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Old 06-09-2013, 02:15 PM   #1
LovesIPA
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May 2012
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I recently bought a small chest freezer for use as a fermentation chamber. It's very hot out and difficult to keep my office cool. Sometimes the temp gets into the mid to high 70's in here.

So I put the fermenter into the fridge and set it for 65. Here's the question - how long does it need to stay there? Can I take it out of there after a week and leave it at room temp for another week? Or does it need to stay in there for the whole primary fermentation?

I typically don't do a secondary.

 
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Old 06-09-2013, 02:41 PM   #2
duboman
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Once you reach FG you can remove it and the temp won't really be an issue
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Old 06-09-2013, 02:55 PM   #3
WileECoyote
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Quote:
Originally Posted by LovesIPA View Post
I recently bought a small chest freezer for use as a fermentation chamber. It's very hot out and difficult to keep my office cool. Sometimes the temp gets into the mid to high 70's in here.

So I put the fermenter into the fridge and set it for 65. Here's the question - how long does it need to stay there? Can I take it out of there after a week and leave it at room temp for another week? Or does it need to stay in there for the whole primary fermentation?

I typically don't do a secondary.
Yes 3 to 7 days (for most yeast @ low end of recommended Yeast temp) depending how long active primary fermentation takes, then you can move to a warmer location to age/condition, this will actually help speed up the aging/conditioning process.

Cheers
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Old 06-15-2013, 04:30 PM   #4
LovesIPA
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Today I checked on the batch I brewed last Monday (5 days ago). It's 5.5 gallons with an OG of 1.076. It's been fermenting at 62-64 since then and I don't know if it's OK to take it out so I can brew another batch. There is airlock activity every 5-6 seconds and the krausen hasn't fallen yet. I took a hydro sample and it's at 1.024. Beersmith says the FG should be 1.012.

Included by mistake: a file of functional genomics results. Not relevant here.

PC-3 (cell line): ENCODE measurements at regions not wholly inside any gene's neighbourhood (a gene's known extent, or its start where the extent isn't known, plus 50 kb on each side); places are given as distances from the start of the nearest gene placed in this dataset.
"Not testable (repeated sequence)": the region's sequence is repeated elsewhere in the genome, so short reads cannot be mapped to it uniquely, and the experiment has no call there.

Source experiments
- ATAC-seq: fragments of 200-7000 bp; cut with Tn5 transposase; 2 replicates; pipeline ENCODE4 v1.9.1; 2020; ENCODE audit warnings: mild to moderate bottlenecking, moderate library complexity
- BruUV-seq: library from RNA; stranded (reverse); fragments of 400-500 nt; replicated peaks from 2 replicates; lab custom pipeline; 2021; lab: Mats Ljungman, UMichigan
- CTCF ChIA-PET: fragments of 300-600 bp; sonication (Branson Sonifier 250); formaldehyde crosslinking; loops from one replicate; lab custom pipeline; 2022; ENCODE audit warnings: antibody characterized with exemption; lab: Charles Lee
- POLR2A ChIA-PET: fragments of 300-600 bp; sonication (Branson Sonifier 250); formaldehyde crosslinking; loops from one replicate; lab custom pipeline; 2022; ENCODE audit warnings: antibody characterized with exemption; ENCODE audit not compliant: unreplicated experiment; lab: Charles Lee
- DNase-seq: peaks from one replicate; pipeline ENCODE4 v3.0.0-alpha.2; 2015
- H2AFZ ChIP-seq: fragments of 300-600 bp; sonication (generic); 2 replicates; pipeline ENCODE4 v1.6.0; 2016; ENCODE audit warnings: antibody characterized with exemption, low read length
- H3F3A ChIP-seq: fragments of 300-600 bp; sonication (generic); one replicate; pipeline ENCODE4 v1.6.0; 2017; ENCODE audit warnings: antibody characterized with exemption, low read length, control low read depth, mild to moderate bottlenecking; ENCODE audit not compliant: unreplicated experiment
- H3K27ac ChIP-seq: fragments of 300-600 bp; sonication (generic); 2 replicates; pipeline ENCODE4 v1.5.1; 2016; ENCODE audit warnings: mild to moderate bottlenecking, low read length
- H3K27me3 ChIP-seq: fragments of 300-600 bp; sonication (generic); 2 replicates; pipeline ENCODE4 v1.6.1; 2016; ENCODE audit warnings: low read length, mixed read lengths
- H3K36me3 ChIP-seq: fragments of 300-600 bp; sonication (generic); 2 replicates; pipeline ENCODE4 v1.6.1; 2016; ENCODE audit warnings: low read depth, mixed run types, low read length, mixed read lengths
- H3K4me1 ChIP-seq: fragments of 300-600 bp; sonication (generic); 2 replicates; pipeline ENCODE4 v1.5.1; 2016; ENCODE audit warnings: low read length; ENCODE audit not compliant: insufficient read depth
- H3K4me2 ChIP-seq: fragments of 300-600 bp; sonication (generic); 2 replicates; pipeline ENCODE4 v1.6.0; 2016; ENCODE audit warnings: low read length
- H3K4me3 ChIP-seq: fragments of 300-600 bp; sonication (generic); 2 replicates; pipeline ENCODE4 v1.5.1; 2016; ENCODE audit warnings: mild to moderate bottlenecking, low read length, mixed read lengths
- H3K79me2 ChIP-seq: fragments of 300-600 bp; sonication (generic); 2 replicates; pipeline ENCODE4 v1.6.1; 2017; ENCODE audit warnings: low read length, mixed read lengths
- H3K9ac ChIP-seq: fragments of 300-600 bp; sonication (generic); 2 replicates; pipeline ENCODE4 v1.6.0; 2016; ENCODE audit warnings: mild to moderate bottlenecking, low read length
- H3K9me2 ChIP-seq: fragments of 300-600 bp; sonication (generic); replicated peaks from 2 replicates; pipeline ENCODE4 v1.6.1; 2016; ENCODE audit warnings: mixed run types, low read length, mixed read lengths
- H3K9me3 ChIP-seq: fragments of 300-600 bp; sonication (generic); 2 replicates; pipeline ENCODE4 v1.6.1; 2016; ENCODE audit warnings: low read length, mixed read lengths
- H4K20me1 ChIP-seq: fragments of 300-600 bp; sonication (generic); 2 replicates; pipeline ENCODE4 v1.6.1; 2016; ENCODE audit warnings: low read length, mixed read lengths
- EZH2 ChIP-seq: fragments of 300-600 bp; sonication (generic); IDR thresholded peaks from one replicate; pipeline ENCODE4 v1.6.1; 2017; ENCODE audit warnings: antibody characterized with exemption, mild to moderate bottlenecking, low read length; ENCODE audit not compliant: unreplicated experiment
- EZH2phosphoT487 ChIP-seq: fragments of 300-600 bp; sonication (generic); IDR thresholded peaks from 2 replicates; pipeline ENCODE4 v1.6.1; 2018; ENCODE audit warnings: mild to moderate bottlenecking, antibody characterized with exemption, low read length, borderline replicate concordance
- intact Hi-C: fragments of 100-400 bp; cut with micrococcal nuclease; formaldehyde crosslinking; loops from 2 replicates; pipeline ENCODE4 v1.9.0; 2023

I don't want to brew my next batch until I'm sure that this can come up to room temp without an issue.

 
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Old 06-15-2013, 05:28 PM   #5
duboman
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Quote:
Originally Posted by LovesIPA
Today I checked on the batch I brewed last Monday (5 days ago). It's 5.5 gallons with an OG of 1.076. It's been fermenting at 62-64 since then and I don't know if it's OK to take it out so I can brew another batch. There is airlock activity every 5-6 seconds and the krausen hasn't fallen yet. I took a hydro sample and it's at 1.024. Beersmith says the FG should be 1.012.

I don't want to brew my next batch until I'm sure that this can come up to room temp without an issue.
As long as the new temperature isn't an extreme rise you can certainly remove it and let it rise to help the yeast finish up over the next few days.
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Old 06-15-2013, 06:59 PM   #6
LovesIPA
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I have no basement and the temp in the house is 75 to 78 depending on time of day. It gets pretty hot outside and the house isn't well insulated. We do have central air but it's tough to get it below the high 70's when it's 100 outside.

 
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Old 06-15-2013, 07:12 PM   #7
Bordy
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Mar 2013
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I'm glad you posted this, I just purchased a temp control for a chest freezer that wasn't being used on my property. It is also very warm where I live year round, and I figured I kept the primary/secondary in the freezer until ready to bottle. My chest freezer is literally about a CM too small to hold both my carboys, I was thinking about altering the freezer with a good old fashion hammer and some force, and even considered doing a few one gallon batches in between. I can handle 7-14 days in between brews for now, but still might break out the hammer anyways.

 
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Old 06-15-2013, 07:14 PM   #8
Bordy
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How about dry hopping? Is there a need to keep it in the temp controlled freezer?

 
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Old 06-15-2013, 07:18 PM   #9
duboman
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Quote:
Originally Posted by LovesIPA
I have no basement and the temp in the house is 75 to 78 depending on time of day. It gets pretty hot outside and the house isn't well insulated. We do have central air but it's tough to get it below the high 70's when it's 100 outside.
13-15 degrees is kind of a lot so leave it be for now
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